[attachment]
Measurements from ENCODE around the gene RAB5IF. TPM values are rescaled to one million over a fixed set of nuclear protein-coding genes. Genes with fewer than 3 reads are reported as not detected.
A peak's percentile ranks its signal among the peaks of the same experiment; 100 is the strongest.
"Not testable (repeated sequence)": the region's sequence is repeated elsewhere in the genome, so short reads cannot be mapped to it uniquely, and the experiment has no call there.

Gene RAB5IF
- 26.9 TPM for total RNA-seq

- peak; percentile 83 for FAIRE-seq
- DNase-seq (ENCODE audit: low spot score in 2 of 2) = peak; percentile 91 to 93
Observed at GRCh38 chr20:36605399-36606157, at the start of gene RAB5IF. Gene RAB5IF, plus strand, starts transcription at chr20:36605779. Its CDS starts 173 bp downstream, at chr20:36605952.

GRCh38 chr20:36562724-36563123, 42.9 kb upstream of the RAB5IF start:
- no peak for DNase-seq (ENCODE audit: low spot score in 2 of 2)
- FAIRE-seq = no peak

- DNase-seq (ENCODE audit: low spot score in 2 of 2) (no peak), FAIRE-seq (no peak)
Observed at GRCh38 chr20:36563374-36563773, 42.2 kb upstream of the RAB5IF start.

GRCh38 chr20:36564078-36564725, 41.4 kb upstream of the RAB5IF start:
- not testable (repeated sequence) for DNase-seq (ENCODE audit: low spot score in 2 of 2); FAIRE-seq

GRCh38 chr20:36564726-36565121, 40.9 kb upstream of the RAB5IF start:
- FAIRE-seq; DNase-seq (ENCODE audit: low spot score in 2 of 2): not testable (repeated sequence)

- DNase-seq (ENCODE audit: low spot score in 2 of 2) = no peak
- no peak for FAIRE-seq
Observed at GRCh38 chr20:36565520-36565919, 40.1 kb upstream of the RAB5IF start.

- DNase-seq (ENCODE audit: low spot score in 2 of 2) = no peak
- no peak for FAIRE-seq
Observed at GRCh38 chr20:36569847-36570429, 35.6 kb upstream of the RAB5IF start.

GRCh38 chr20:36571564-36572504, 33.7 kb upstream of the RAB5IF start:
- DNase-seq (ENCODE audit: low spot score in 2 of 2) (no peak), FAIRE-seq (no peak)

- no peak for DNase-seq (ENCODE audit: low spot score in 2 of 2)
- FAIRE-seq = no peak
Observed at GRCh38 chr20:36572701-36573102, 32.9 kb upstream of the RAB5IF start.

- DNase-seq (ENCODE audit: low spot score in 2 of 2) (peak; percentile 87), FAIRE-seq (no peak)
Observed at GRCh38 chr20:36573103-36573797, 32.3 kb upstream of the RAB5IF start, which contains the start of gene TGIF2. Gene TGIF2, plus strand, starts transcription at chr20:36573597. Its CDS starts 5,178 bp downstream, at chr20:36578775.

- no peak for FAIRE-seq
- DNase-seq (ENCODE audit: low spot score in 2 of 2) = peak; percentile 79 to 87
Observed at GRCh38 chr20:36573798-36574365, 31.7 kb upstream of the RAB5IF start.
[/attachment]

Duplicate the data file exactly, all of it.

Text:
Measurements from ENCODE around the gene RAB5IF. TPM values are rescaled to one million over a fixed set of nuclear protein-coding genes. Genes with fewer than 3 reads are reported as not detected.
A peak's percentile ranks its signal among the peaks of the same experiment; 100 is the strongest.
"Not testable (repeated sequence)": the region's sequence is repeated elsewhere in the genome, so short reads cannot be mapped to it uniquely, and the experiment has no call there.

Gene RAB5IF
- 26.9 TPM for total RNA-seq

- peak; percentile 83 for FAIRE-seq
- DNase-seq (ENCODE audit: low spot score in 2 of 2) = peak; percentile 91 to 93
Observed at GRCh38 chr20:36605399-36606157, at the start of gene RAB5IF. Gene RAB5IF, plus strand, starts transcription at chr20:36605779. Its CDS starts 173 bp downstream, at chr20:36605952.

GRCh38 chr20:36562724-36563123, 42.9 kb upstream of the RAB5IF start:
- no peak for DNase-seq (ENCODE audit: low spot score in 2 of 2)
- FAIRE-seq = no peak

- DNase-seq (ENCODE audit: low spot score in 2 of 2) (no peak), FAIRE-seq (no peak)
Observed at GRCh38 chr20:36563374-36563773, 42.2 kb upstream of the RAB5IF start.

GRCh38 chr20:36564078-36564725, 41.4 kb upstream of the RAB5IF start:
- not testable (repeated sequence) for DNase-seq (ENCODE audit: low spot score in 2 of 2); FAIRE-seq

GRCh38 chr20:36564726-36565121, 40.9 kb upstream of the RAB5IF start:
- FAIRE-seq; DNase-seq (ENCODE audit: low spot score in 2 of 2): not testable (repeated sequence)

- DNase-seq (ENCODE audit: low spot score in 2 of 2) = no peak
- no peak for FAIRE-seq
Observed at GRCh38 chr20:36565520-36565919, 40.1 kb upstream of the RAB5IF start.

- DNase-seq (ENCODE audit: low spot score in 2 of 2) = no peak
- no peak for FAIRE-seq
Observed at GRCh38 chr20:36569847-36570429, 35.6 kb upstream of the RAB5IF start.

GRCh38 chr20:36571564-36572504, 33.7 kb upstream of the RAB5IF start:
- DNase-seq (ENCODE audit: low spot score in 2 of 2) (no peak), FAIRE-seq (no peak)

- no peak for DNase-seq (ENCODE audit: low spot score in 2 of 2)
- FAIRE-seq = no peak
Observed at GRCh38 chr20:36572701-36573102, 32.9 kb upstream of the RAB5IF start.

- DNase-seq (ENCODE audit: low spot score in 2 of 2) (peak; percentile 87), FAIRE-seq (no peak)
Observed at GRCh38 chr20:36573103-36573797, 32.3 kb upstream of the RAB5IF start, which contains the start of gene TGIF2. Gene TGIF2, plus strand, starts transcription at chr20:36573597. Its CDS starts 5,178 bp downstream, at chr20:36578775.

- no peak for FAIRE-seq
- DNase-seq (ENCODE audit: low spot score in 2 of 2) = peak; percentile 79 to 87
Observed at GRCh38 chr20:36573798-36574365, 31.7 kb upstream of the RAB5IF start.